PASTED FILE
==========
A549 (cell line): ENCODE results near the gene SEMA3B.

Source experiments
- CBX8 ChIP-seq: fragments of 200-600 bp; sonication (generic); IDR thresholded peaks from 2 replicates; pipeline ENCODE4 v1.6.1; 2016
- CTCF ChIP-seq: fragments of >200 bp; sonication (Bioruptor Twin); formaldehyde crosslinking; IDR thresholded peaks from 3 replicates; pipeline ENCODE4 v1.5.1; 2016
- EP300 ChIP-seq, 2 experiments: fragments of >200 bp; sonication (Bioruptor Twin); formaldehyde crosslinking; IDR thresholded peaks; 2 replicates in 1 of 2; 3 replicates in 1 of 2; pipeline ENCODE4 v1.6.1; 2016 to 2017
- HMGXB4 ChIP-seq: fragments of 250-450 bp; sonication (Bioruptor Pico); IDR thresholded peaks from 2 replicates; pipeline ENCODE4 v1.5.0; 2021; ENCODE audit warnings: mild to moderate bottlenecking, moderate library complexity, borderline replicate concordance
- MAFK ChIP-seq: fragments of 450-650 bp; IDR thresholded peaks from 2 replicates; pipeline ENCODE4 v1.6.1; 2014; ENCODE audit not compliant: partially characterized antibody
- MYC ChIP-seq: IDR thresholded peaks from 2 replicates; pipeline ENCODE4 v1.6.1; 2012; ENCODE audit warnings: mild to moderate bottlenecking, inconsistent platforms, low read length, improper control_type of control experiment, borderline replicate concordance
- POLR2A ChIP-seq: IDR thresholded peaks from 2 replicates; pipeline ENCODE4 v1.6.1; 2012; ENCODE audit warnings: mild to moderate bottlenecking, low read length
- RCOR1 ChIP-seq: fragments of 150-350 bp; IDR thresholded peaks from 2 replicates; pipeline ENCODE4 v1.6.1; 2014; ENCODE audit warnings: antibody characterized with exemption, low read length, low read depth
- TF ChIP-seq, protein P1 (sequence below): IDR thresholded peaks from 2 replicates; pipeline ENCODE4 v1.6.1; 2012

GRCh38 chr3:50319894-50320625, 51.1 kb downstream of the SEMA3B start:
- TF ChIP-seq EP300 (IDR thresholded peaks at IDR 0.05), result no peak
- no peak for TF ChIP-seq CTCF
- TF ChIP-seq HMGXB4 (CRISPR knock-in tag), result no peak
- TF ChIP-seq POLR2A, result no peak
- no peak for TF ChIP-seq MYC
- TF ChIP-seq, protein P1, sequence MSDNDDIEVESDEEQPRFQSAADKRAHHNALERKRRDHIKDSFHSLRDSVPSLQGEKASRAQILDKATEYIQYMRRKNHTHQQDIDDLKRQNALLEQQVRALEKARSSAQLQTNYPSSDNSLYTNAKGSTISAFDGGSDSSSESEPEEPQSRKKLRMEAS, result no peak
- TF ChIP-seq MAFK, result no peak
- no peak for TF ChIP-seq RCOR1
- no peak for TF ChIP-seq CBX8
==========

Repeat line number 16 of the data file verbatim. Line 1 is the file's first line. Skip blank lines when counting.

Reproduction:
- TF ChIP-seq POLR2A, result no peak